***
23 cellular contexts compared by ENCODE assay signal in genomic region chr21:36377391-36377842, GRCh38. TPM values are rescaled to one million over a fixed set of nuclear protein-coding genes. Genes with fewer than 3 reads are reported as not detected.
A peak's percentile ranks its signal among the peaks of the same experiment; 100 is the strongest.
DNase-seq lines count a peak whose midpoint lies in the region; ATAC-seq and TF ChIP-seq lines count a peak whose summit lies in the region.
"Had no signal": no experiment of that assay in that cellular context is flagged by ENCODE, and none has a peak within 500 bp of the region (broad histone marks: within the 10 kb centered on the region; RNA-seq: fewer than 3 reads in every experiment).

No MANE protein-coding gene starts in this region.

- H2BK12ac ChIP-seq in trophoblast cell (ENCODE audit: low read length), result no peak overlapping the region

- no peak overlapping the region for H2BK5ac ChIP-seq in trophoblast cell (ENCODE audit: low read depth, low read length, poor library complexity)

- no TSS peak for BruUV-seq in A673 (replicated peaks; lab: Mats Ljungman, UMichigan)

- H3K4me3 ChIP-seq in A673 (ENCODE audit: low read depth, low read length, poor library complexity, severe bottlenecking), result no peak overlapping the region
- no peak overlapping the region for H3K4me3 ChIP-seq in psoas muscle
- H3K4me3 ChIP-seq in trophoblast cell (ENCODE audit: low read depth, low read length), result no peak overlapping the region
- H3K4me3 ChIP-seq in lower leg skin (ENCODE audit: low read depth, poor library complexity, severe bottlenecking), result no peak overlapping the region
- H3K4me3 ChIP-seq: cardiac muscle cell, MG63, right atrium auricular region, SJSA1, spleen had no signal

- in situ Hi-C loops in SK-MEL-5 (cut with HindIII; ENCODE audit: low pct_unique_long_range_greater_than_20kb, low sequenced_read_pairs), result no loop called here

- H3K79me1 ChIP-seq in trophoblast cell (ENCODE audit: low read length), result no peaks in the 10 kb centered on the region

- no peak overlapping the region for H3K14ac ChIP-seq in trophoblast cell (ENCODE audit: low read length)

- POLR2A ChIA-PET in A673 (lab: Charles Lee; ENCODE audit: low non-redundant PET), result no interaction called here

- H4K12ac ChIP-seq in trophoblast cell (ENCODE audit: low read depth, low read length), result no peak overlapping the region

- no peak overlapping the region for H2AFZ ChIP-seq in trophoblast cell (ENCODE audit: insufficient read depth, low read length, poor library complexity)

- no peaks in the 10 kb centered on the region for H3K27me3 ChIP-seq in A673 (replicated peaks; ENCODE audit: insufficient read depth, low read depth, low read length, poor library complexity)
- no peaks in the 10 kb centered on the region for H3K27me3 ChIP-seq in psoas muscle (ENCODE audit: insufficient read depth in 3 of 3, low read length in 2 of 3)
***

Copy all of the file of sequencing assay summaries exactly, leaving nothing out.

23 cellular contexts compared by ENCODE assay signal in genomic region chr21:36377391-36377842, GRCh38. TPM values are rescaled to one million over a fixed set of nuclear protein-coding genes. Genes with fewer than 3 reads are reported as not detected.
A peak's percentile ranks its signal among the peaks of the same experiment; 100 is the strongest.
DNase-seq lines count a peak whose midpoint lies in the region; ATAC-seq and TF ChIP-seq lines count a peak whose summit lies in the region.
"Had no signal": no experiment of that assay in that cellular context is flagged by ENCODE, and none has a peak within 500 bp of the region (broad histone marks: within the 10 kb centered on the region; RNA-seq: fewer than 3 reads in every experiment).

No MANE protein-coding gene starts in this region.

- H2BK12ac ChIP-seq in trophoblast cell (ENCODE audit: low read length), result no peak overlapping the region

- no peak overlapping the region for H2BK5ac ChIP-seq in trophoblast cell (ENCODE audit: low read depth, low read length, poor library complexity)

- no TSS peak for BruUV-seq in A673 (replicated peaks; lab: Mats Ljungman, UMichigan)

- H3K4me3 ChIP-seq in A673 (ENCODE audit: low read depth, low read length, poor library complexity, severe bottlenecking), result no peak overlapping the region
- no peak overlapping the region for H3K4me3 ChIP-seq in psoas muscle
- H3K4me3 ChIP-seq in trophoblast cell (ENCODE audit: low read depth, low read length), result no peak overlapping the region
- H3K4me3 ChIP-seq in lower leg skin (ENCODE audit: low read depth, poor library complexity, severe bottlenecking), result no peak overlapping the region
- H3K4me3 ChIP-seq: cardiac muscle cell, MG63, right atrium auricular region, SJSA1, spleen had no signal

- in situ Hi-C loops in SK-MEL-5 (cut with HindIII; ENCODE audit: low pct_unique_long_range_greater_than_20kb, low sequenced_read_pairs), result no loop called here

- H3K79me1 ChIP-seq in trophoblast cell (ENCODE audit: low read length), result no peaks in the 10 kb centered on the region

- no peak overlapping the region for H3K14ac ChIP-seq in trophoblast cell (ENCODE audit: low read length)

- POLR2A ChIA-PET in A673 (lab: Charles Lee; ENCODE audit: low non-redundant PET), result no interaction called here

- H4K12ac ChIP-seq in trophoblast cell (ENCODE audit: low read depth, low read length), result no peak overlapping the region

- no peak overlapping the region for H2AFZ ChIP-seq in trophoblast cell (ENCODE audit: insufficient read depth, low read length, poor library complexity)

- no peaks in the 10 kb centered on the region for H3K27me3 ChIP-seq in A673 (replicated peaks; ENCODE audit: insufficient read depth, low read depth, low read length, poor library complexity)
- no peaks in the 10 kb centered on the region for H3K27me3 ChIP-seq in psoas muscle (ENCODE audit: insufficient read depth in 3 of 3, low read length in 2 of 3)